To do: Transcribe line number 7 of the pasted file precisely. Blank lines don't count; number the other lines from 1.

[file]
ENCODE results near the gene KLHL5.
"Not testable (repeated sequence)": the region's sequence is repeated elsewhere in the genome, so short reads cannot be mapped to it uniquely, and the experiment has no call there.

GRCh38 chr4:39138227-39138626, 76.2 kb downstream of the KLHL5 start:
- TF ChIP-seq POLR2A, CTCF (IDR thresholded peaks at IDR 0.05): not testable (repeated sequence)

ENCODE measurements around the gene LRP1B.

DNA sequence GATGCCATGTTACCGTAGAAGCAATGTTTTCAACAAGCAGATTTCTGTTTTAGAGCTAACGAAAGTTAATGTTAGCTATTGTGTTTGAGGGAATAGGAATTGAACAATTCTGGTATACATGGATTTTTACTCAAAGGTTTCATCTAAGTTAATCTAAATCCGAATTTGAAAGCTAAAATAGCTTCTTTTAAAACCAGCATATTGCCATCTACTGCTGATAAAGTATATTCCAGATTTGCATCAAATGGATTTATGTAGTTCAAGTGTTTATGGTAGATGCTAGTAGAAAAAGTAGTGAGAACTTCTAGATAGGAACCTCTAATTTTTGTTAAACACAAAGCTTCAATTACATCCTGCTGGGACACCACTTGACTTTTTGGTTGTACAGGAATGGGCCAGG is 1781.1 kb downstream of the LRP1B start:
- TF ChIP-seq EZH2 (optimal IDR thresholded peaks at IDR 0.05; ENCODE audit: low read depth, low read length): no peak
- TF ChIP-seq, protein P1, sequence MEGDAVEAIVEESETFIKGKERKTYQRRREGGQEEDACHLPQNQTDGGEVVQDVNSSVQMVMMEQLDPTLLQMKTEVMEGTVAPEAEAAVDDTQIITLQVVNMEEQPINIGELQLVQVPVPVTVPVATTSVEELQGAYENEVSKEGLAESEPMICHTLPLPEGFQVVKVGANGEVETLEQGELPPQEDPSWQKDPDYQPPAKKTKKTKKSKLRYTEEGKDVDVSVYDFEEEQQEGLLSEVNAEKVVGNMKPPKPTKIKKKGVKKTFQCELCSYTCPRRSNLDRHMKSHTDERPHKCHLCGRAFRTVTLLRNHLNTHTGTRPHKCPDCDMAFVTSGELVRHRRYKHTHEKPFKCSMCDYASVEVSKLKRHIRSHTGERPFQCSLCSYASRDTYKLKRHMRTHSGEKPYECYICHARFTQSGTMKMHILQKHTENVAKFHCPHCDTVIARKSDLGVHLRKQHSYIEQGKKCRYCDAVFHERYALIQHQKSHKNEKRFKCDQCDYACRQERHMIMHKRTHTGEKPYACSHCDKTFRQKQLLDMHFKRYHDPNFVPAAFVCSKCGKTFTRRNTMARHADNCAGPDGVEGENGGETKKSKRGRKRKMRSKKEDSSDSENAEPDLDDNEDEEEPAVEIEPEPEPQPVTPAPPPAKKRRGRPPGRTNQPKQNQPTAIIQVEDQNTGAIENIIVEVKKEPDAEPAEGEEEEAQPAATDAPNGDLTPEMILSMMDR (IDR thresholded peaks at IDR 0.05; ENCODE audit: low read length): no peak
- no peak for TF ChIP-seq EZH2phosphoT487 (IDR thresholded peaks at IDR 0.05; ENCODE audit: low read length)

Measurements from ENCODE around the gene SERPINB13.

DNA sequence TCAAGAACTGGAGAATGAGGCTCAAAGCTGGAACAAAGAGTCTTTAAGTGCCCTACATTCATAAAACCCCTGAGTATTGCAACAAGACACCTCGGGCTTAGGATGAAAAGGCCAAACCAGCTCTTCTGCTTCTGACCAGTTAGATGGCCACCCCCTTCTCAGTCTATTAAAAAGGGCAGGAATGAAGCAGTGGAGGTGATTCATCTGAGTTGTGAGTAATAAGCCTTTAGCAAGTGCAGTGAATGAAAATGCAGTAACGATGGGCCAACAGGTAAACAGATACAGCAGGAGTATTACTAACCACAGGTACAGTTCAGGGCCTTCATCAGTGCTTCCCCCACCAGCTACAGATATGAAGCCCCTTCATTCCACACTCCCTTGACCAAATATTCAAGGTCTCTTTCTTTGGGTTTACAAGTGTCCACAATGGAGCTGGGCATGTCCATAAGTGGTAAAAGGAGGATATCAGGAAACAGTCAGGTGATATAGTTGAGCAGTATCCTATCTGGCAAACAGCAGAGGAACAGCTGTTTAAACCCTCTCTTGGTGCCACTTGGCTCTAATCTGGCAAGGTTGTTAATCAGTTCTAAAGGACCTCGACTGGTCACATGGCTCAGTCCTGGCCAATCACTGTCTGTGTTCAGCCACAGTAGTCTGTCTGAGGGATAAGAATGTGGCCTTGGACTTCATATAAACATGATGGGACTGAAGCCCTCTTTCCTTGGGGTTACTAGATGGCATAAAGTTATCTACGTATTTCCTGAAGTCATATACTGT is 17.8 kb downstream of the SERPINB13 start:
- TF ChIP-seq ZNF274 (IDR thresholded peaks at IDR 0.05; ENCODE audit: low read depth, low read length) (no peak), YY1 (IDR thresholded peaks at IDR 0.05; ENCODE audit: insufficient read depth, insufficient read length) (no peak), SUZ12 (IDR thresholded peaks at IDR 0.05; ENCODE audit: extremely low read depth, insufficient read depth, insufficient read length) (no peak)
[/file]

- TF ChIP-seq EZH2 (optimal IDR thresholded peaks at IDR 0.05; ENCODE audit: low read depth, low read length): no peak